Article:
0,0,0,0,1,1,0,0,0,0,0,0,0,0,1,0,0,0,1,0,1,0,0,0,1,0,0,0,1,1,0,0,0,0,0,1,1,0,0,0,0,0,1,1,1,1,0,0,0,0,0,1,1,0,0,0,0,0,1,M  ->  06-01-01 01:08
0,0,0,0,1,1,0,0,0,0,0,0,0,0,1,0,0,0,1,0,1,1,0,0,1,0,0,0,0,1,0,0,0,0,0,1,1,0,0,0,0,0,1,1,1,1,0,0,0,0,0,1,1,0,0,0,0,0,1,M  ->  06-01-01 01:09
0,0,0,0,1,1,0,0,0,0,0,0,0,0,1,0,0,0,1,0,1,0,0,0,0,1,0,0,1,1,0,0,0,0,0,1,1,0,0,0,0,0,1,1,1,1,0,0,0,0,0,1,1,0,0,0,0,0,1,M  ->  06-01-01 01:10
0,0,0,0,1,1,0,0,0,0,0,0,0,0,1,0,0,0,1,0,1,1,0,0,0,1,0,0,0,1,0,0,0,0,0,1,1,0,0,0,0,0,1,1,1,1,0,0,0,0,0,1,1,0,0,0,0,0,1,M  ->  06-01-01 01:11

And in 2008:

        0,1,0,0,0,0,0,0,0,0,1,0,0,0,1,0,1,1,0,0,1,1,0,1,0,0,0,0,0,0,0,0,1,0,0,0,0,0,0,0,1,1,0,0,0,0,1,0,0,1,0,0,0,0,1,M  ->  09-01-01 00:59
0,0,0,0,0,1,0,0,0,0,0,0,0,0,1,0,0,0,1,0,1,0,0,0,0,0,0,0,0,1,0,0,0,0,0,1,1,0,0,0,0,0,0,0,1,1,0,0,0,0,1,0,0,1,0,0,0,0,1,M  ->  09-01-01 01:00
0,0,0,1,0,1,0,0,0,0,0,0,0,0,1,0,0,0,1,0,1,1,0,0,0,0,0,0,1,1,0,0,0,0,0,1,1,0,0,0,0,0,0,0,1,1,0,0,0,0,1,0,0,1,0,0,0,0,1,M  ->  09-01-01 01:01
0,0,0,1,0,1,0,0,0,0,0,0,0,0,1,0,0,0,1,0,1,0,1,0,0,0,0,0,1,1,0,0,0,0,0,1,1,0,0,0,0,0,0,0,1,1,0,0,0,0,1,0,0,1,0,0,0,0,1,M  ->  09-01-01 01:02
0,0,0,1,0,1,0,0,0,0,0,0,0,0,1,0,0,0,1,0,1,1,1,0,0,0,0,0,0,1,0,0,0,0,0,1,1,0,0,0,0,0,0,0,1,1,0,0,0,0,1,0,0,1,0,0,0,0,1,M  ->  09-01-01 01:03

In neither case was a leapsecond transmitted at the proper instance. In 2005, it was also not transmitted a minute early (as in 2016). My recording unfortunately started a bit too late to check this for 2008.

Also, note that the "leapsecond pending" bit was apparently not set in any of these years.

Update January 31 2017 about the 162 kHz timecode

Thanks to people at Agence Nationale des Fréquences (ANFR) and Chambre française de l'horlogerie et des microtechniques (CFHM) I got a copy of Norme Française NF C 90-002 from August 1988, describing the format of the TDF time signal.

The leap second announcement bits are in fact the 2nd (for positive leapsecond) and 3rd (for negative) bits in the minute. The positive leap second is to be inserted by inserting an extra 0 bit after the 3rd bit of the last minute of the hour.

Reinterpreting the 2016 data with this knowledge, we get:

0,1,0,  0,0,0,1,0,0,0,0,0,0,0,1,0,0,0,1,0,1,1,1,1,0,1,0,1,1,0,0,0,0,0,0,0,1,0,0,0,0,0,1,1,1,1,0,0,0,0,1,1,1,0,1,0,0,0,1,M  ->  17-01-01 00:57
0,1,0,  1,1,1,0,0,0,0,0,0,0,0,1,0,0,0,1,0,1,0,0,0,1,1,0,1,1,0,0,0,0,0,0,0,1,0,0,0,0,0,1,1,1,1,0,0,0,0,1,1,1,0,1,0,0,0,1,M  ->  17-01-01 00:58
0,0,0,0,1,1,1,0,0,0,0,0,0,0,0,1,0,0,0,1,0,1,1,0,0,1,1,0,1,0,0,0,0,0,0,0,0,1,0,0,0,0,0,1,1,1,1,0,0,0,0,1,1,1,0,1,0,0,0,1,M  ->  17-01-01 00:59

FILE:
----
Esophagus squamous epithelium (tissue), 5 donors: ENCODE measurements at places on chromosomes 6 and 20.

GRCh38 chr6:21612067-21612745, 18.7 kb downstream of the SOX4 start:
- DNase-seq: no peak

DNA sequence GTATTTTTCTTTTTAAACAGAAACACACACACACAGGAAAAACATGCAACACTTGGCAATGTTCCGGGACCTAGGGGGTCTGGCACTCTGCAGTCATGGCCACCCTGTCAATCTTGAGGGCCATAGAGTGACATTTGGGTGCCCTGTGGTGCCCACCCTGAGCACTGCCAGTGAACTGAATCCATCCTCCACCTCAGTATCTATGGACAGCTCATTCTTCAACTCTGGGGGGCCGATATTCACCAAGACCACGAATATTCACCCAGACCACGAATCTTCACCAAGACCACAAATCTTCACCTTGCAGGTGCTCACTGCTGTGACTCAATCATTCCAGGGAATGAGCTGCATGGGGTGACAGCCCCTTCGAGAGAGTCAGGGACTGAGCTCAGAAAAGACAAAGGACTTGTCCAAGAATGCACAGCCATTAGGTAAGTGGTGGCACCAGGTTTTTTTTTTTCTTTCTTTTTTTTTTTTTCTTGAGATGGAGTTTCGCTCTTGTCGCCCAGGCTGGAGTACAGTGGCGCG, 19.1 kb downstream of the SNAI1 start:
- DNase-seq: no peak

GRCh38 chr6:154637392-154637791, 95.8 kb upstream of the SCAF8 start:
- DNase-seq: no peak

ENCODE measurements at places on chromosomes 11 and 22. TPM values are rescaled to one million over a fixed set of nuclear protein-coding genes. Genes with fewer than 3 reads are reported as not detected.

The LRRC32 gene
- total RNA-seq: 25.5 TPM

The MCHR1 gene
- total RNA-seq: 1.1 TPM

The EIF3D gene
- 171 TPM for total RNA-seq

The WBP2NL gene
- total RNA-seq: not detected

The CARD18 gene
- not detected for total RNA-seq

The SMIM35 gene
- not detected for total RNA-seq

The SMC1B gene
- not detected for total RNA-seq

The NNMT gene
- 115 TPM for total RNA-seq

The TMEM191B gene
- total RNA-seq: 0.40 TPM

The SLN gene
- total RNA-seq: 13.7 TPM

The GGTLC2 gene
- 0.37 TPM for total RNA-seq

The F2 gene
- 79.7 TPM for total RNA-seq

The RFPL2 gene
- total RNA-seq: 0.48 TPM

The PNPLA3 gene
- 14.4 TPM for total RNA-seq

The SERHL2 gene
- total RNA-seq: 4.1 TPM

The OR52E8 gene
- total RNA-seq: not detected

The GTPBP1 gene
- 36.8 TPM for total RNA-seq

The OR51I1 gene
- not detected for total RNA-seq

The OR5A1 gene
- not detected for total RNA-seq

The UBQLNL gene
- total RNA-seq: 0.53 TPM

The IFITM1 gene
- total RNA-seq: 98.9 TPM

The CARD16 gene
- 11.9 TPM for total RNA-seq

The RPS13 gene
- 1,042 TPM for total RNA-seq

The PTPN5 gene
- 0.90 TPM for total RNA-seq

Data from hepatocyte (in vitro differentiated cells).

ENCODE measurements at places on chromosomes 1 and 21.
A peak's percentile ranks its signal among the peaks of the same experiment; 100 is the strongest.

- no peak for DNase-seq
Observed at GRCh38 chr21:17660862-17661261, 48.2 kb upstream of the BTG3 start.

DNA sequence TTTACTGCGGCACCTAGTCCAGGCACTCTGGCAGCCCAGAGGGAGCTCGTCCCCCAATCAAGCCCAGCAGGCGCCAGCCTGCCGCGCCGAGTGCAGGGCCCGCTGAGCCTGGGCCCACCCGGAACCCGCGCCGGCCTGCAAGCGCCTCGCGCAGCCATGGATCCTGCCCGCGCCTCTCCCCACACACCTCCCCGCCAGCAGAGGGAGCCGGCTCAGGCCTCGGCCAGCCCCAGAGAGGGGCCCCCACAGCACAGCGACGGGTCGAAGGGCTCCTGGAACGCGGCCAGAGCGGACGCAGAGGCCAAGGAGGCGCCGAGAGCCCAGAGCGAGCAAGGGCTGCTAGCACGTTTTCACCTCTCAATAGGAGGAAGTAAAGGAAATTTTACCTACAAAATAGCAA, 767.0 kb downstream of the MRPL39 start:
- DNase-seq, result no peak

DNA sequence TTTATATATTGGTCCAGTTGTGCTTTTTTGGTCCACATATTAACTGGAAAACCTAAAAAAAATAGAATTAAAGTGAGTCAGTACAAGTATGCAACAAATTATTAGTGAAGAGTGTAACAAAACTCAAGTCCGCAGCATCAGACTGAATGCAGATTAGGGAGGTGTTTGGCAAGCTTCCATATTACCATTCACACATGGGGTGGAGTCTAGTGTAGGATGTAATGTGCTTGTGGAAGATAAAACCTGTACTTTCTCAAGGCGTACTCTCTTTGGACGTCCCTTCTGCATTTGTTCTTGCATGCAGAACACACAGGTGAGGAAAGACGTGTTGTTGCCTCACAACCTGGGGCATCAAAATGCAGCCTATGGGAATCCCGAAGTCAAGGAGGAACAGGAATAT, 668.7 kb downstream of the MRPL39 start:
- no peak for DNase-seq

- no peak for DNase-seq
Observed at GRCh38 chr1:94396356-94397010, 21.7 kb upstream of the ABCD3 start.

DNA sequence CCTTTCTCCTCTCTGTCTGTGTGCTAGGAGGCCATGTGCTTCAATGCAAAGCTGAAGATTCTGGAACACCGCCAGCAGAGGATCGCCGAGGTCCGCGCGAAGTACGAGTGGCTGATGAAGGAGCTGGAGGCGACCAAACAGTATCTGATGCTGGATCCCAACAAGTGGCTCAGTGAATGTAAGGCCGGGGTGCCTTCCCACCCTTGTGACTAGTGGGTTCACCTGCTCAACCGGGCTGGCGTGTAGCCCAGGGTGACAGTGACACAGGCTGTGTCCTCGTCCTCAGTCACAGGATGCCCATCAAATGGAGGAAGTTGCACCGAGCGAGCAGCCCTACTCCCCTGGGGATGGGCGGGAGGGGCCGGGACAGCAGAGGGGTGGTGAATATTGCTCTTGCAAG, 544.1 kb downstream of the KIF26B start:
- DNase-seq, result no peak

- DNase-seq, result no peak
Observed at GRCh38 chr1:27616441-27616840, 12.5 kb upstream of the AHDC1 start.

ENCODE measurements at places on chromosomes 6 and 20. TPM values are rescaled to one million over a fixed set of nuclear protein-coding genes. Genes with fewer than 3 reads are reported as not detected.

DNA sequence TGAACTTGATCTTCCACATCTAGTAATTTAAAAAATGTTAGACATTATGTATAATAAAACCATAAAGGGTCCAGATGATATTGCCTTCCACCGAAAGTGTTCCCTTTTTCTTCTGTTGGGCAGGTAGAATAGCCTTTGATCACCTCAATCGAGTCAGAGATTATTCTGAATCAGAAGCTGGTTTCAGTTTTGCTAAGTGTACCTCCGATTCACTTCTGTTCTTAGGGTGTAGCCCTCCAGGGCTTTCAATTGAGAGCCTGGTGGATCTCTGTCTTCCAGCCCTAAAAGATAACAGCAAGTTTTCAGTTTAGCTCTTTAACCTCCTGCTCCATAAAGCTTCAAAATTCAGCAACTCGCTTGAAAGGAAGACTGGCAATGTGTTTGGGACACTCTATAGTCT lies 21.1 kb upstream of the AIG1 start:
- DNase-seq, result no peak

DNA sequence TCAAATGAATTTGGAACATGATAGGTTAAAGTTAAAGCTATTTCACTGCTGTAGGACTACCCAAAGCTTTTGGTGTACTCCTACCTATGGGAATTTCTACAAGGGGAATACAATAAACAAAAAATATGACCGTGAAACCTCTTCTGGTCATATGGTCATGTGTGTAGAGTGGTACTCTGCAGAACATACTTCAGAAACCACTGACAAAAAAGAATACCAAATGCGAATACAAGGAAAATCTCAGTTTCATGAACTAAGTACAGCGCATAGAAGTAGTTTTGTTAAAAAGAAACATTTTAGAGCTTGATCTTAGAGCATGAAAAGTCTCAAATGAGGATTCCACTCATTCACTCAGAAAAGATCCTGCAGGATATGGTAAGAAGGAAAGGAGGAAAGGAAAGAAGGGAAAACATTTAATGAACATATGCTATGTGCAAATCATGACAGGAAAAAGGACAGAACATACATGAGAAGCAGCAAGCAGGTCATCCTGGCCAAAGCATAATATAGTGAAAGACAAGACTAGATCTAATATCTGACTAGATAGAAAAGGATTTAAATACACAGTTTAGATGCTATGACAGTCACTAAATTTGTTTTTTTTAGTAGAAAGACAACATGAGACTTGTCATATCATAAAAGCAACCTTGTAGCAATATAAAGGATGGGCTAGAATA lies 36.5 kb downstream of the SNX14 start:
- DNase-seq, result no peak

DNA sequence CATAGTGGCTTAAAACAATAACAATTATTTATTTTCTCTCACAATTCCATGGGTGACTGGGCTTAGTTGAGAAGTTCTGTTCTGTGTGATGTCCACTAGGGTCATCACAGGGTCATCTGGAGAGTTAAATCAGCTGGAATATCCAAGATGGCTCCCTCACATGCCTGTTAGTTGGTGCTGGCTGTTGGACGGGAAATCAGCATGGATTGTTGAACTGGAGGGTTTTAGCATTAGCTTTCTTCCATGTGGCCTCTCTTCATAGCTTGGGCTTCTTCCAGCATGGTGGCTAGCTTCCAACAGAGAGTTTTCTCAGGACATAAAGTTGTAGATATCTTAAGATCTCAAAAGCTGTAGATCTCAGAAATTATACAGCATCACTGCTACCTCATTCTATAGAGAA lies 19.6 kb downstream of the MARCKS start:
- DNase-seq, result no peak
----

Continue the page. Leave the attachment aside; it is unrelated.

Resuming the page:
0,0,0,  0,1,1,0,0,0,0,0,0,0,0,1,0,0,0,1,0,1,0,0,0,0,0,0,0,0,1,0,0,0,0,0,1,1,0,0,0,0,0,1,1,1,1,0,0,0,0,1,1,1,0,1,0,0,0,1,M  ->  17-01-01 01:00
0,0,0,  1,1,1,0,0,0,0,0,0,0,0,1,0,0,0,1,0,1,1,0,0,0,0,0,0,1,1,0,0,0,0,0,1,1,0,0,0,0,0,1,1,1,1,0,0,0,0,1,1,1,0,1,0,0,0,1,M  ->  17-01-01 01:01
0,0,0,  1,1,1,0,0,0,0,0,0,0,0,1,0,0,0,1,0,1,0,1,0,0,0,0,0,1,1,0,0,0,0,0,1,1,0,0,0,0,0,1,1,1,1,0,0,0,0,1,1,1,0,1,0,0,0,1,M  ->  17-01-01 01:02
  | |                       | | | | | | | | -------------   -----------   ----------- ----- --------- ---------------
  | |  tomorrow publ.hol. --' | | | C C | |    minutes         hours          day    weekday  month        year
  | |  today public holiday --' | | E E | |
  | |         to be ignored ----' | S T | `--- unused, always 1
  | |  summer time announcement---' T   `----- unused, always 0
  | |
  | `---- negative leap second announcement
  `------ positive leap second announcement
So, indeed, the leap second announcement bit was set properly, and the leap second was indeed inserted as an extra 0 bit in the appropriate place. However, it still happened a minute too early, namely during the 58th minute rather than the 59th. (Recall that during minute n, the time code for the next minute n+1 is broadcast.)

One more illustration of TDF inserting the leap second a minute early, is by comparing the minute marker of TDF and its German (DCF77) and English (MSF) counterparts. TDF inserted the leap second into the 00:58 CET minute, the others into the 00:59 CET (= 23:59 UTC) minute, causing TDF's minute marker to be 1 second late at 00:59:00 CET:

(Horizontal axis is Central European Time, i.e., UTC+1; 00:59:60 is the leapsecond.)

Update October 2023, again about the 162 kHz timecode

Thanks to a reader of this page, I got a copy of an article about the France Inter timesignals that appeared in the French 'Bulletin BNM' in 1986. It explains the leap second procedure in more detail, showing that the leap second is indeed intentionally inserted one minute 'too soon'.

Fortunately, the document also explains why. The idea is that a receiving clock detects that the 58th minute has one second too many, therefore discards the received data and still shows correct time during the 59th minute based on its own internal clock. Then the receiver will re-synchronize during the 60th minute (which is transmitted as a normal 60-second minute), just in time to catch up with the leap second.

I must say I find this a rather odd procedure, as it makes quite some assumptions on how the receiving clock works. Then again, this 'trick' allows a receiver to correctly handle leap seconds without requiring any extra logic, thus simplifying receiver design.

Comments are welcome, at